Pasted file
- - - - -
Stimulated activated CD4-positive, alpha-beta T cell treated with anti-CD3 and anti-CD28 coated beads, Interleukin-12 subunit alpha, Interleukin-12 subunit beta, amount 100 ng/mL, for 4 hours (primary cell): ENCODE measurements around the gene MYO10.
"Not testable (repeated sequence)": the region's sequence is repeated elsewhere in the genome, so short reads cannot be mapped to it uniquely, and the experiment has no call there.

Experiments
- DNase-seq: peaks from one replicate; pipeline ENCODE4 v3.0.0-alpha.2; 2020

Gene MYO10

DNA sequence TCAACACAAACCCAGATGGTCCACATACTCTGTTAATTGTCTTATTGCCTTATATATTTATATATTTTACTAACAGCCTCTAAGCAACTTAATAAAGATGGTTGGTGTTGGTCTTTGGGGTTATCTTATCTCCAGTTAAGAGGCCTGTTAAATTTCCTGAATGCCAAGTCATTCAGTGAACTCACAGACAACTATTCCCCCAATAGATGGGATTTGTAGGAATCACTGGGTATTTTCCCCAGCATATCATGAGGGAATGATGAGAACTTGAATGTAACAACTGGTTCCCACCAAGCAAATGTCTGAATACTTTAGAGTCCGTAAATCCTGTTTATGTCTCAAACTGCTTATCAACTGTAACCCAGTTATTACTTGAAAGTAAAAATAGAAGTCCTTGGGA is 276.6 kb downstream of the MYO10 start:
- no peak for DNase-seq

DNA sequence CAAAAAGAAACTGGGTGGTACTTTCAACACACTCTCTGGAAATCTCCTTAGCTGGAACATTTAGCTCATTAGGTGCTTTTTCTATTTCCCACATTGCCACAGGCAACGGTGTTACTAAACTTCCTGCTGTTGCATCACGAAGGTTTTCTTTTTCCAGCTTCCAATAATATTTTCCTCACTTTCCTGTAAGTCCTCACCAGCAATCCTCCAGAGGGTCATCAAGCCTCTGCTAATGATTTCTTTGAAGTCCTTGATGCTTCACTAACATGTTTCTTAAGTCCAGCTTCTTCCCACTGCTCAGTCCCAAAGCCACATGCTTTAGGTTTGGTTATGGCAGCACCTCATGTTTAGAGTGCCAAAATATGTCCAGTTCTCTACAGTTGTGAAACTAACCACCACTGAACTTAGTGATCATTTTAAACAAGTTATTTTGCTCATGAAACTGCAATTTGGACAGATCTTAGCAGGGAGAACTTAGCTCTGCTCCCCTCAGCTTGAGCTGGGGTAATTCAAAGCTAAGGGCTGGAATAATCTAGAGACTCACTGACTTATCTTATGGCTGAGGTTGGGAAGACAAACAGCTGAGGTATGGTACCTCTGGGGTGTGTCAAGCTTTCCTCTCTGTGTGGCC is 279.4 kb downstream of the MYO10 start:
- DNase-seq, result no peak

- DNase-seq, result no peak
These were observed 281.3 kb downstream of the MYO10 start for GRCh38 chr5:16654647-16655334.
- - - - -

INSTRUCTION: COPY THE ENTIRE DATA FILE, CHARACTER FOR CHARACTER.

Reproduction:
Stimulated activated CD4-positive, alpha-beta T cell treated with anti-CD3 and anti-CD28 coated beads, Interleukin-12 subunit alpha, Interleukin-12 subunit beta, amount 100 ng/mL, for 4 hours (primary cell): ENCODE measurements around the gene MYO10.
"Not testable (repeated sequence)": the region's sequence is repeated elsewhere in the genome, so short reads cannot be mapped to it uniquely, and the experiment has no call there.

Experiments
- DNase-seq: peaks from one replicate; pipeline ENCODE4 v3.0.0-alpha.2; 2020

Gene MYO10

DNA sequence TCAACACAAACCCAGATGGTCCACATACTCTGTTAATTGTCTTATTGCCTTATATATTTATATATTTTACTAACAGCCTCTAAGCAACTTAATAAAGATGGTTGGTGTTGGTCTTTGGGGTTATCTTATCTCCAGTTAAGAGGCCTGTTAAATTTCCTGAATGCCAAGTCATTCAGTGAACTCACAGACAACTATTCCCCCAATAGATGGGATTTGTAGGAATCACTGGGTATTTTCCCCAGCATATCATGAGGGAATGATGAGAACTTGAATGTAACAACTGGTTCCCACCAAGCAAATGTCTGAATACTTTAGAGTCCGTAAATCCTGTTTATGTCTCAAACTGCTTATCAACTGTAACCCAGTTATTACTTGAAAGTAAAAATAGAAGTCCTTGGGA is 276.6 kb downstream of the MYO10 start:
- no peak for DNase-seq

DNA sequence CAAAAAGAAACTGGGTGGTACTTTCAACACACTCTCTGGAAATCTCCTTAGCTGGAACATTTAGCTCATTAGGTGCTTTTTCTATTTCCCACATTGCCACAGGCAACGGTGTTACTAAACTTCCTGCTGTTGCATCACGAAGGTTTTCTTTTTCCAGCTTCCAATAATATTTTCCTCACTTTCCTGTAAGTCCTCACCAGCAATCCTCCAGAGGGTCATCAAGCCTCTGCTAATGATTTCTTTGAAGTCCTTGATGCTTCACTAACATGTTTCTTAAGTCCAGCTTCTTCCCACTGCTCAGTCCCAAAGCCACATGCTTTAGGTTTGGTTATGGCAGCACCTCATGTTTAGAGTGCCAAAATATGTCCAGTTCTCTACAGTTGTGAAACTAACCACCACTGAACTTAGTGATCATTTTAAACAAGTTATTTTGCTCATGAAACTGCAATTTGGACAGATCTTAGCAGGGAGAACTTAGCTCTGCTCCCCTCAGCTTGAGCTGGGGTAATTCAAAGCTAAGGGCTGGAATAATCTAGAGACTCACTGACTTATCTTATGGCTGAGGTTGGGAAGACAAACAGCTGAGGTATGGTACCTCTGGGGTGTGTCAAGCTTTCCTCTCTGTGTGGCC is 279.4 kb downstream of the MYO10 start:
- DNase-seq, result no peak

- DNase-seq, result no peak
These were observed 281.3 kb downstream of the MYO10 start for GRCh38 chr5:16654647-16655334.